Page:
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1948 - 1956 F1, F100 & Larger F-Series Trucks Discuss the Fat Fendered and Classic Ford Trucks

Electric-hydraulic power steering?

 
  #16  
Old 06-16-2005, 01:08 PM
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  #17  
Old 06-16-2005, 01:31 PM
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Another thought on 12v hydraulic motors...
Look at the power trim set ups for marine applications. They are small and compact
 
  #18  
Old 06-16-2005, 01:40 PM
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yet another thought.......I know, I know, this is alot of thinking for me in one day.

The drawback to adapting a power trim motor, lowriders hydraulic motor, dump bed motor, etc, etc, etc is that these motors are generally not ran for more than a few minutes at a time and might not be able to hold up to the strain running constantly for hours at a time.
I just recieved the new Street Rodder and Rod & Custom, I'll have to look through them and see if I can find the article that AX mentioned

I think I'm done thinking now
Bobby
 
  #19  
Old 06-16-2005, 01:40 PM
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Most std hydraulic pumps can't put out the pressures needed for PS.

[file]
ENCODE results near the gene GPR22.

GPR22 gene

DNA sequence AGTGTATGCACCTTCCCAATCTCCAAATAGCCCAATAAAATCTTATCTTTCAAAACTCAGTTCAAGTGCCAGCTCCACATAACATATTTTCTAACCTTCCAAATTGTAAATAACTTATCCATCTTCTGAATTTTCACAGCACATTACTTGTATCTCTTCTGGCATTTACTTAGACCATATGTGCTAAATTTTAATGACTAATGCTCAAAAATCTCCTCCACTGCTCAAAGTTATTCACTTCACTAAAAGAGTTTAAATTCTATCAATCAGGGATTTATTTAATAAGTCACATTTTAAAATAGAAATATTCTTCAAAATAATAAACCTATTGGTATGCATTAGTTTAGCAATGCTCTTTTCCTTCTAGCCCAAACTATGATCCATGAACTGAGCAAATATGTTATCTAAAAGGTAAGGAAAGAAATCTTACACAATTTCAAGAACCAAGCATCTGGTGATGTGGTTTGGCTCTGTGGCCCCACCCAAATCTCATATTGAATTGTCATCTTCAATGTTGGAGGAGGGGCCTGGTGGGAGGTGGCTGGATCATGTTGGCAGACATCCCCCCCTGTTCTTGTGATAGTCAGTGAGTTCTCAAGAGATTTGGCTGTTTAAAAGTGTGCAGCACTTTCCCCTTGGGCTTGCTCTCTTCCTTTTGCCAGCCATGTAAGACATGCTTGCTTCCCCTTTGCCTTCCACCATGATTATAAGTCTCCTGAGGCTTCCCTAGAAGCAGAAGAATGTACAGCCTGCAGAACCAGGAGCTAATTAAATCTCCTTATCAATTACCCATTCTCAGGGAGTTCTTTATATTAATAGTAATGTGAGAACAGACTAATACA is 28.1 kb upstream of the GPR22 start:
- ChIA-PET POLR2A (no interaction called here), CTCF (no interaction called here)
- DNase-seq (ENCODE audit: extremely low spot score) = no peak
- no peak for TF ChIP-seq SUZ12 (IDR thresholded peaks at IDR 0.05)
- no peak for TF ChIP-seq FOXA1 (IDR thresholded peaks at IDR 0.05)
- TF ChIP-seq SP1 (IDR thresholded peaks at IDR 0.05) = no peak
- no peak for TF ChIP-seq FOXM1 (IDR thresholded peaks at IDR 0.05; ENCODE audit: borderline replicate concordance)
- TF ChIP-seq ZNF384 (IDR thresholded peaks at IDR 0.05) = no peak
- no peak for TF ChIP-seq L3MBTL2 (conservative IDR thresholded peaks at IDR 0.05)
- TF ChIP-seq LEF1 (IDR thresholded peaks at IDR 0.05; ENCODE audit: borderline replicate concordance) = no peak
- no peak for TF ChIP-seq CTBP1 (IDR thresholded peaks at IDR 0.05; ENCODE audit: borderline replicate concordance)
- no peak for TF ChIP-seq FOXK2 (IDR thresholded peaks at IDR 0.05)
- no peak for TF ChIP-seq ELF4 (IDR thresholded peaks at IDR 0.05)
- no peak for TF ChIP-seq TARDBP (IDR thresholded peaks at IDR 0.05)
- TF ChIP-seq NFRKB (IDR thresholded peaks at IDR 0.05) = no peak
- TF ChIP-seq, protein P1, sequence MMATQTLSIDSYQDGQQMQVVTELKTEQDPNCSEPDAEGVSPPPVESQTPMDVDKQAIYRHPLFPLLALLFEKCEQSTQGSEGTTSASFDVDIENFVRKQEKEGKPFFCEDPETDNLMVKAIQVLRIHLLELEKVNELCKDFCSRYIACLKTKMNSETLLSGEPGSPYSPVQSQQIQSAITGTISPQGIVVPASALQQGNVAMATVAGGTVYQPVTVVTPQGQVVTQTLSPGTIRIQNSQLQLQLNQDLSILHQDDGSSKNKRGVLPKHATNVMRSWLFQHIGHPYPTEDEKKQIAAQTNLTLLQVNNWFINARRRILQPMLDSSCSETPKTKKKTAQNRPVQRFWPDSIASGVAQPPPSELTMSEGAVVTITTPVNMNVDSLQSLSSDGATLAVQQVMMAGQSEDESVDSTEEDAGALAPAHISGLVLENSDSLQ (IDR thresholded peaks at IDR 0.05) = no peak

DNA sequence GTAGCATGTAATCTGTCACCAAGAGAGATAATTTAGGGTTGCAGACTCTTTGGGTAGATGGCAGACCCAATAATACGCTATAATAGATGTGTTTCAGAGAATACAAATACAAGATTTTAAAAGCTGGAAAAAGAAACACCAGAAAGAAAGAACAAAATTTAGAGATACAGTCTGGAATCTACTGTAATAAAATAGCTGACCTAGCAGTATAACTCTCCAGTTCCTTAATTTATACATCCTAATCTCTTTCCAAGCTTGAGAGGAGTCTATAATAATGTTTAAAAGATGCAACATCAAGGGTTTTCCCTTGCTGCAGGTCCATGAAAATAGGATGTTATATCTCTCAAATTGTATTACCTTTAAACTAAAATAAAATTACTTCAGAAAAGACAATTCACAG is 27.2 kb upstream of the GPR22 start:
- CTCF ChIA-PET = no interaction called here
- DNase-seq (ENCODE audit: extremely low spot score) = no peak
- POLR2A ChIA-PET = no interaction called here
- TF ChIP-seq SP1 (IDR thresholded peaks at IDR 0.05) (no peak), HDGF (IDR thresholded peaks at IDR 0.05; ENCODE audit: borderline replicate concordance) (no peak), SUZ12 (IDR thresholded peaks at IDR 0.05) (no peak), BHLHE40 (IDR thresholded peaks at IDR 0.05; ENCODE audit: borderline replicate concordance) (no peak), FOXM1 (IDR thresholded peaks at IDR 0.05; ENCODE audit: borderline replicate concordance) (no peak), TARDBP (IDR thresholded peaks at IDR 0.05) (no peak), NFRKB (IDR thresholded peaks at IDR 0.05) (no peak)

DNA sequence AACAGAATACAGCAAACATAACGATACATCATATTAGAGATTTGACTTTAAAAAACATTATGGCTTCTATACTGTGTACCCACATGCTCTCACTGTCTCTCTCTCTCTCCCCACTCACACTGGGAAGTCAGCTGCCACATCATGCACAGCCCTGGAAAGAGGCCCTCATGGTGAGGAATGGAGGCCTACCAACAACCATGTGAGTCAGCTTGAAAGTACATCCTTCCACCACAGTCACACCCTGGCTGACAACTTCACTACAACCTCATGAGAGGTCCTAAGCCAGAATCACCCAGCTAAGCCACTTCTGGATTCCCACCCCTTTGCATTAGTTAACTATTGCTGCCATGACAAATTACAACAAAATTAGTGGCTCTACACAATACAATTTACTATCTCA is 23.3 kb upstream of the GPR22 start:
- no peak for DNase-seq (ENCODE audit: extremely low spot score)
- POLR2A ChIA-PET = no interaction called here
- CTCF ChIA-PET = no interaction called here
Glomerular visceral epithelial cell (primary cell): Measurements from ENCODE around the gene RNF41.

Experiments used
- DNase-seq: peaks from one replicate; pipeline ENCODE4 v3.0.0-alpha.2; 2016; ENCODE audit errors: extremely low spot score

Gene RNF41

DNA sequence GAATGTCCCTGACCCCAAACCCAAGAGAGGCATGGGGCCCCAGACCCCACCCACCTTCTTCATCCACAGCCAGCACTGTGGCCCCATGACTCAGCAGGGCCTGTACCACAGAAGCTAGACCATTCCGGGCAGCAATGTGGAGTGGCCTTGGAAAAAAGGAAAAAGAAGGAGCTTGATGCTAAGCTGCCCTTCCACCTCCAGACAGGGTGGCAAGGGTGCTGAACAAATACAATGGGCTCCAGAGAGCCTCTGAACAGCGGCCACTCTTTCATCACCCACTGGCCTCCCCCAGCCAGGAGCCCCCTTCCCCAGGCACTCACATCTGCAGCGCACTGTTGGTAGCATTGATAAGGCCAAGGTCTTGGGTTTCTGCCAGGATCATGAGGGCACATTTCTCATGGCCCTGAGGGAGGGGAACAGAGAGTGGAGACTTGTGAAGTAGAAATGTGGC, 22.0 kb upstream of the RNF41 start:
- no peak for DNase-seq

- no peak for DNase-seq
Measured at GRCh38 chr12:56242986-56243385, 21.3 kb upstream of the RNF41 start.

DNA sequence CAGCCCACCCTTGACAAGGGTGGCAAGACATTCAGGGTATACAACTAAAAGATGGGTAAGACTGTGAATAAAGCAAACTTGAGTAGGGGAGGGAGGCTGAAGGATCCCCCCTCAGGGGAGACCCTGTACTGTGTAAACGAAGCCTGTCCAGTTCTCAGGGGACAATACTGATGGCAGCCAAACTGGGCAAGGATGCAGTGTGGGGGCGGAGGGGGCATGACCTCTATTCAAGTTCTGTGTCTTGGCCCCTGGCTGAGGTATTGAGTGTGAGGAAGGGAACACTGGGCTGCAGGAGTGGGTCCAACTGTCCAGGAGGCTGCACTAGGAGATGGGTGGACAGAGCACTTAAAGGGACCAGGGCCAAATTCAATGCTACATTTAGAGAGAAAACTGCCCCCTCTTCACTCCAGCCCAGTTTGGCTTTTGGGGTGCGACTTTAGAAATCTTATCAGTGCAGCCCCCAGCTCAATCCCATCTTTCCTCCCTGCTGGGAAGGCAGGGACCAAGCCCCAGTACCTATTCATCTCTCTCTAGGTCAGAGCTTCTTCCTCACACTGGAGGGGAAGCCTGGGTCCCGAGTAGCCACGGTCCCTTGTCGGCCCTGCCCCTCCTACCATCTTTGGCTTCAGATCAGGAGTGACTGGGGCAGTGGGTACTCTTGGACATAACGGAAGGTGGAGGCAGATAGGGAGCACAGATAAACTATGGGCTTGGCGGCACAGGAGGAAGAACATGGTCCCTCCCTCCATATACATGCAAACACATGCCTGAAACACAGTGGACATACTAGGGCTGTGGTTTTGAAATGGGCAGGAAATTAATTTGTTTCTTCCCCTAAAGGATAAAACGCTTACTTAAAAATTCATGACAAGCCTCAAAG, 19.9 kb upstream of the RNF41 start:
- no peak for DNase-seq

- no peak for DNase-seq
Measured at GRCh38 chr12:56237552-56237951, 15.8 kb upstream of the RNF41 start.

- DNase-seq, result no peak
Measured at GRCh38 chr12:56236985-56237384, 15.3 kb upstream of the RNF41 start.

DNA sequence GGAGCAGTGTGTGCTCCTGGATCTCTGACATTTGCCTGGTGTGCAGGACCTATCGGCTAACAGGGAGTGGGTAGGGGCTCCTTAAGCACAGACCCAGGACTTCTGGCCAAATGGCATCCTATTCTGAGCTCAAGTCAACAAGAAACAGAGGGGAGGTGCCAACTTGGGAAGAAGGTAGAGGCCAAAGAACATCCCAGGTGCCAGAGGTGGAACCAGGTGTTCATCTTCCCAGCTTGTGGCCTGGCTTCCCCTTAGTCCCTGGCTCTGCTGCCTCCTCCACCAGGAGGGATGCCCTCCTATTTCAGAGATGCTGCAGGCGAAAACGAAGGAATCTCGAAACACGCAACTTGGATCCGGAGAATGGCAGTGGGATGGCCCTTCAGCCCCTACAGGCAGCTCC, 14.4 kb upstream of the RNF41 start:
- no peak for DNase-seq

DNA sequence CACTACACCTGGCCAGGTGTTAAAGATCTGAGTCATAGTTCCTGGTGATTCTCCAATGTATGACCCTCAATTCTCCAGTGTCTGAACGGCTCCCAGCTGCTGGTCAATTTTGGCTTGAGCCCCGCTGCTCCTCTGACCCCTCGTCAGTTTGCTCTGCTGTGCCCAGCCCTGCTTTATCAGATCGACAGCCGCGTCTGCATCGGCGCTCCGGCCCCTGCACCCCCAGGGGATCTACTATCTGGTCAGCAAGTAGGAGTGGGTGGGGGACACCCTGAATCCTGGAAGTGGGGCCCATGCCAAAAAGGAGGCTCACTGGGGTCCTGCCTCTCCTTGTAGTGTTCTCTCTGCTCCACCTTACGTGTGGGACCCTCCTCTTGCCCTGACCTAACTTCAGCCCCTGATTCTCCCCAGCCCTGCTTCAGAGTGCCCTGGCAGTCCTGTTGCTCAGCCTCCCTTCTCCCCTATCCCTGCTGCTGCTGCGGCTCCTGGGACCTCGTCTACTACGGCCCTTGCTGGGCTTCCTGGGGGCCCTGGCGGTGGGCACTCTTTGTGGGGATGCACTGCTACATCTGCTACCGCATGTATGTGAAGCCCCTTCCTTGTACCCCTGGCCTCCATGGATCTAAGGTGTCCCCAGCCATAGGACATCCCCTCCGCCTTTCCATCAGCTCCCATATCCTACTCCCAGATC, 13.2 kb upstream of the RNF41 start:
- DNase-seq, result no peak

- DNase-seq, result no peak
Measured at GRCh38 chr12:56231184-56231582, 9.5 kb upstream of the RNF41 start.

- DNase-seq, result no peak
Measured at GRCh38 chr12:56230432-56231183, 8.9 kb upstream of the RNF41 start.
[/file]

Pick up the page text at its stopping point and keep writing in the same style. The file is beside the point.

That electric unit looked interesting until I saw the price! For 650.00 I could hire a local bodybuilder to drive me around, tell him it's "good training"!

The thing I saw was one of the items on the "new products" page near the front of the mag before the articles.
 

Last edited by AXracer; 06-16-2005 at 01:49 PM.
  #20  
Old 06-16-2005, 02:29 PM
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Hey, guys! We're cooking now!

That Vauxhall ($650) was the only one I saw before. A little too pricy to consider. AND, I think that's a remanufactured unit! Go figure.

AX - Yes, please tell me about the mag ad when you can.

I know the psi requirements are high. 2000 psi doesn't surprise me. I was thinking tho that the pump rpm requirements wouldn't be more than 100 rpm, so a gear reduced drive on a 12V 1/4 hp motor doing 10k might be the answer. True, constant use could prove a problem.

Bobby - Thanks for the electric steering info. That's two more sources than I found before. I'll study those - thanks! BTW, I know all about that "cranial rectal inversion" thing. This whole idea may be a product of that process...
 
  #21  
Old 06-16-2005, 03:18 PM
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The Hyd pumps used for power steering a Variable speed/constant pressure.
That way you have steering no matter how fast the engine is turning.
 
  #22  
Old 06-16-2005, 03:21 PM
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Dick - Do you have an idea of what the min speed requirement for the pump is? I was thinking 800-1000 rpm (idle).
 
  #23  
Old 06-16-2005, 06:01 PM
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Idle speed is not the pump speed, ya got to do all those pully size calculations.
Before all this emmissions crap the engines idled a lot lower and the power steering worked sitting still at idle.
When we were working on the Front Suspension Tech Article I was looking for information about PS operating requirements, such as pressure, volumn etc. Not a whole lot available. I wen't to a dealer and tried to talk about the specs, as soon as they found out I was gathering info for a bunch of "Cootie Bobbers" they started talking liability and then shut up.